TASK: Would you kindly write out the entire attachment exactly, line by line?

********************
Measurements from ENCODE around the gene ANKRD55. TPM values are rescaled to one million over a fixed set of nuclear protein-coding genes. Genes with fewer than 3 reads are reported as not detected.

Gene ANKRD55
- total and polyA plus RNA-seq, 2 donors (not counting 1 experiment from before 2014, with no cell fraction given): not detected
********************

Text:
Measurements from ENCODE around the gene ANKRD55. TPM values are rescaled to one million over a fixed set of nuclear protein-coding genes. Genes with fewer than 3 reads are reported as not detected.

Gene ANKRD55
- total and polyA plus RNA-seq, 2 donors (not counting 1 experiment from before 2014, with no cell fraction given): not detected